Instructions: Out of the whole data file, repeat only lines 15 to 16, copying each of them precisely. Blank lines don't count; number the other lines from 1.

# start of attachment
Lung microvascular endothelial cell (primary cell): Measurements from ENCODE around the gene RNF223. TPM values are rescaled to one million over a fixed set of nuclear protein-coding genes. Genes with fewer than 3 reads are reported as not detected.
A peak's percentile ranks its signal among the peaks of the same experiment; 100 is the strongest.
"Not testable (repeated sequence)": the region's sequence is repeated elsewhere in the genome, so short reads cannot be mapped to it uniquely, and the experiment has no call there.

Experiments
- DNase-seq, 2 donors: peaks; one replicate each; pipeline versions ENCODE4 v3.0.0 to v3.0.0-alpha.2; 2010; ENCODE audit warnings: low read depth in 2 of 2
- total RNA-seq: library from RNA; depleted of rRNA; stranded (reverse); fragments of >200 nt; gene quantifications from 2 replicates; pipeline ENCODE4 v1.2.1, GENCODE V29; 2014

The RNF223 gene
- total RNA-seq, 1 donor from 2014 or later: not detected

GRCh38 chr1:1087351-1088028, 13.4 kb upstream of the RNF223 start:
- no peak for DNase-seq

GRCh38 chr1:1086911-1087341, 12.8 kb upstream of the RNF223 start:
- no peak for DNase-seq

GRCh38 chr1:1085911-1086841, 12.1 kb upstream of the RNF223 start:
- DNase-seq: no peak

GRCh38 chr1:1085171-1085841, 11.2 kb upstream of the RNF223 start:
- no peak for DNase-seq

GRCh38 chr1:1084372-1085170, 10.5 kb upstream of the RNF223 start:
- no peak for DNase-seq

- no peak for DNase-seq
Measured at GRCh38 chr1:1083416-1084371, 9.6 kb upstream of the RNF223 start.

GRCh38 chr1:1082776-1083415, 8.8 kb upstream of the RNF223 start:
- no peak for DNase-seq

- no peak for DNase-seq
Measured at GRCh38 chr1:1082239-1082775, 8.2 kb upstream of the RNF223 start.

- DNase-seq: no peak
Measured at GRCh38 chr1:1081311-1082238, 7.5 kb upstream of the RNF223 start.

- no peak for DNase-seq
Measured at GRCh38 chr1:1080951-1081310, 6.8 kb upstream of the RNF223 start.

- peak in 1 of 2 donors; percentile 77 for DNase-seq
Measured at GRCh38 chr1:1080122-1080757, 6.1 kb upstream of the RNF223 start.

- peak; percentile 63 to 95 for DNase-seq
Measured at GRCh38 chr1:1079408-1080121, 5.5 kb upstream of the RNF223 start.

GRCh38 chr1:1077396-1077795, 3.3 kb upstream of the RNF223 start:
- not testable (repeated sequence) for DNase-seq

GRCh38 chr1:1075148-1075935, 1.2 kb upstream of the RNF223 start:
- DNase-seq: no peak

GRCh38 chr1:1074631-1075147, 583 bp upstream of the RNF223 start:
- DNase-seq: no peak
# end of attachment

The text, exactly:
GRCh38 chr1:1085171-1085841, 11.2 kb upstream of the RNF223 start:
- no peak for DNase-seq